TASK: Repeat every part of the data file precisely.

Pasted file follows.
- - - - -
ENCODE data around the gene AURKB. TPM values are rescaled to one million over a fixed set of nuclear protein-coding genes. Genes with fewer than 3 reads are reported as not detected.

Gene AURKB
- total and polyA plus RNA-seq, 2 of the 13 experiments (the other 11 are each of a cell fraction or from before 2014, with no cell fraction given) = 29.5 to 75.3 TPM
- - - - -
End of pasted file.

ENCODE data around the gene AURKB. TPM values are rescaled to one million over a fixed set of nuclear protein-coding genes. Genes with fewer than 3 reads are reported as not detected.

Gene AURKB
- total and polyA plus RNA-seq, 2 of the 13 experiments (the other 11 are each of a cell fraction or from before 2014, with no cell fraction given) = 29.5 to 75.3 TPM